In addition, an Interinstitutional Agreement between the European Parliament and the ECB was also signed in October 2013 “on the practical modalities of the exercise of democratic accountability and oversight over the exercise of the tasks conferred on the ECB within the framework of the Single Supervisory Mechanism” (OJ L 320, 30.11.2013, pp. 1–6).

  35. 35.

    Regulation (EU) No 806/2014 of the European Parliament and of the Council of 15 July 2014 “establishing uniform rules and a uniform procedure for the resolution of credit institutions and certain investment firms in the framework of a Single Resolution Mechanism and a Single Resolution Fund and amending Regulation (EU) No 1093/2010” (OJ L 225, 30.7.2014, pp. 1–90). See on this Louis [33].

  36. 36.

    Intergovernmental Agreement of 14 May 2014 “on the transfer and mutualisation of contributions to a single resolution fund” (available at: http://register.consilium.europa.eu/content/out?lang=EN&typ=ENTRY&i=SMPL&DOC_ID=ST%208457%202014%20COR%201).

  37. 37.

    Directive 2013/36/EU of the European Parliament and of the Council of 26 June 2013 “on access to the activity of credit institutions and the prudential supervision of credit institutions and investment firms (…)” (OJ L 176, 27.6.2013, pp. 338–436).

  38. 38.

    Regulation (EU) No 575/2013 of the European Parliament and of the Council of 26 June 2013 “on prudential requirements for credit institutions and investment firms and amending Regulation (EU) No 648/2012” (OJ L 176, 27.6.2013, pp. 1–337).

  39. 39.

    Directive 2014/59/EU of the European Parliament and of the Council of 15 May 2014 “establishing a framework for the recovery and resolution of credit institutions and investment firms (…)” (OJ L 173, 12.6.2014, pp. 190–348). On this Directive, see indicatively Binder [1] and [2].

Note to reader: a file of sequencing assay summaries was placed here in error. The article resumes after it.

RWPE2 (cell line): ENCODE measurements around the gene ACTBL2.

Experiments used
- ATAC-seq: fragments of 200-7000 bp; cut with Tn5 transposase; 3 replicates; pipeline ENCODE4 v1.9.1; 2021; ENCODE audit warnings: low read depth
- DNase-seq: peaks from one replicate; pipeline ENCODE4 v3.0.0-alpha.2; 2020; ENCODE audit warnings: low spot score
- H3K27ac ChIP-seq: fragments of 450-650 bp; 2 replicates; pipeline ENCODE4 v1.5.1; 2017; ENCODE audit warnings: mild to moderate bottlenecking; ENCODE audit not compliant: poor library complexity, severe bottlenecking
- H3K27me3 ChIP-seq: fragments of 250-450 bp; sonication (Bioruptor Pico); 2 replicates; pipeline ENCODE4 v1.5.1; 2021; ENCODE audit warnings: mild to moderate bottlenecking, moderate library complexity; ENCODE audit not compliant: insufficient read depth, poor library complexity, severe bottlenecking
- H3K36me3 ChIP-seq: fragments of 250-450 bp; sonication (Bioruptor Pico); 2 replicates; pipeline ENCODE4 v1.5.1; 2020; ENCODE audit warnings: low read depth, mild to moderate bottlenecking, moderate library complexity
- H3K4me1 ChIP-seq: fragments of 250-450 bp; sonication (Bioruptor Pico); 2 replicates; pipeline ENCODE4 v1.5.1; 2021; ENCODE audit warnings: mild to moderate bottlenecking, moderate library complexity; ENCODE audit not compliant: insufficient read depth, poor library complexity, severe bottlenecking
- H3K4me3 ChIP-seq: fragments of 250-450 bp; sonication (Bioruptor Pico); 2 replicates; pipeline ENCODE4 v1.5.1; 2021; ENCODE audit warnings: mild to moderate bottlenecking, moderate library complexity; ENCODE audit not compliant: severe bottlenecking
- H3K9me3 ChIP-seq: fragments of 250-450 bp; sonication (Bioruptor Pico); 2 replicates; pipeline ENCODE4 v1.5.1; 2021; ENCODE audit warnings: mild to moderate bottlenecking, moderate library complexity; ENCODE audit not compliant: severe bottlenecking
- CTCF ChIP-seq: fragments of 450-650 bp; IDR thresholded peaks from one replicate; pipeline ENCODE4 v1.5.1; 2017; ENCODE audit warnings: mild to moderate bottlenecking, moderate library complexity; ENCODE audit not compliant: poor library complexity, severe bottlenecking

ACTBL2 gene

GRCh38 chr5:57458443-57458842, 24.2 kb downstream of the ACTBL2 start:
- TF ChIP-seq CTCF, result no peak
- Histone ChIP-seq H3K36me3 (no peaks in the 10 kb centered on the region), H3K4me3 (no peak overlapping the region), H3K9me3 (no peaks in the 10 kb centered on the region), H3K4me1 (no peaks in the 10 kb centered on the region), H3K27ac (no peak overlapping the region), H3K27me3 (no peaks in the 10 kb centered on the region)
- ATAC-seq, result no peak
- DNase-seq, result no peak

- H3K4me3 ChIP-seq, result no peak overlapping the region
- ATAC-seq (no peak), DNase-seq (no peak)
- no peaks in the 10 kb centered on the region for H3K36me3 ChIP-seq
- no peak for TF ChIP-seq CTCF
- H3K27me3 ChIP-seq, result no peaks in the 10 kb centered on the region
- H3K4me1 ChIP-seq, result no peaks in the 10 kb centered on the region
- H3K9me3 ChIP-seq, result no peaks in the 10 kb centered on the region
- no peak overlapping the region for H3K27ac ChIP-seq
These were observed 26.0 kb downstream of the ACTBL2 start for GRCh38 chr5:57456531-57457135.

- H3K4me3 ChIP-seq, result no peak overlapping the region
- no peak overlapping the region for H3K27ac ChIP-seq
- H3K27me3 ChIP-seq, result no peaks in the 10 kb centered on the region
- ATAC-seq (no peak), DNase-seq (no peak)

40. 40.

    For a general overview and a first assessment of the legal sources of the EBU, see Louis [34]), Binder [3], Breuss [7], Ferran and Babis [15], Ferrarini and Chiarella [16], Lastra [28], Wymeersch [52], and Gortsos [19], and Brescia Morra [6].

  41. 41.

    Euro Area Summit Statement, 29 June 2012, first paragraph, first sentence) available at: http://consilium.europa.eu/uedocs/cms_data/docs/pressdata/en/ec/131359.pdf).

  42. 42.

    The EFSF was established in June 2010 by a Framework Agreement between the euro area Member States (seventeen (17) at that time) and the EFSF as a temporary crisis resolution mechanism. It has provided financial assistance to Ireland, Portugal and Greece financed through the issuance of bonds and other debt instruments on capital markets. On this facility see: http://www.efsf.europa.eu/about/index.htm.